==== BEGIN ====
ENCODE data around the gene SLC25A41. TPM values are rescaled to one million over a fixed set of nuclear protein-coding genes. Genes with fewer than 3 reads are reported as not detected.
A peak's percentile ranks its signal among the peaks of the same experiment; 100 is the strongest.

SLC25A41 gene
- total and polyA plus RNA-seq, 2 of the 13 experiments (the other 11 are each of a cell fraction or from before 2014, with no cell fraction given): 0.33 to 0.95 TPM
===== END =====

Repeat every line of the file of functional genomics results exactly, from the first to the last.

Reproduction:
ENCODE data around the gene SLC25A41. TPM values are rescaled to one million over a fixed set of nuclear protein-coding genes. Genes with fewer than 3 reads are reported as not detected.
A peak's percentile ranks its signal among the peaks of the same experiment; 100 is the strongest.

SLC25A41 gene
- total and polyA plus RNA-seq, 2 of the 13 experiments (the other 11 are each of a cell fraction or from before 2014, with no cell fraction given): 0.33 to 0.95 TPM